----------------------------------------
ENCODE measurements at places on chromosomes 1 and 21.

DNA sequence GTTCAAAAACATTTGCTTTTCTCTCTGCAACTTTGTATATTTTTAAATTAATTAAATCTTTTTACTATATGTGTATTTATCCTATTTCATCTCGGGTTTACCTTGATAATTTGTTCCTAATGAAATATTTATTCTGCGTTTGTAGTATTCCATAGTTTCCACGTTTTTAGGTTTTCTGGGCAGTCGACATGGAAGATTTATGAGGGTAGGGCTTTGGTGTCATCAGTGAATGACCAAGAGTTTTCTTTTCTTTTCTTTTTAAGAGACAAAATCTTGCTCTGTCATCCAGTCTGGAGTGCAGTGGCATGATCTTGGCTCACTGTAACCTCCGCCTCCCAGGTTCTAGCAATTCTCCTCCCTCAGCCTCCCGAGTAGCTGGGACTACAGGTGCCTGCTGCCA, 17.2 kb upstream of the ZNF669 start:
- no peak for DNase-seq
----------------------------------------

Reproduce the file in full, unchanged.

ENCODE measurements at places on chromosomes 1 and 21.

DNA sequence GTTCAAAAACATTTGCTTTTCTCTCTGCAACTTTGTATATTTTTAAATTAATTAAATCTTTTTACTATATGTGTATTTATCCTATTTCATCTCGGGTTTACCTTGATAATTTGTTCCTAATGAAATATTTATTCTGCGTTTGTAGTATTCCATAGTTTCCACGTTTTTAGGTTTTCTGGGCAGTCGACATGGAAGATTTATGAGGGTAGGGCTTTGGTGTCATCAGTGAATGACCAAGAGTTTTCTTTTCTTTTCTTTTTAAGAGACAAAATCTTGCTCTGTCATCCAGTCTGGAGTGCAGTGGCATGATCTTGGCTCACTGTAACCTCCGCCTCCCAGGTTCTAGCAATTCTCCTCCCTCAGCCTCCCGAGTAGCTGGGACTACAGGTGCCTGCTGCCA, 17.2 kb upstream of the ZNF669 start:
- no peak for DNase-seq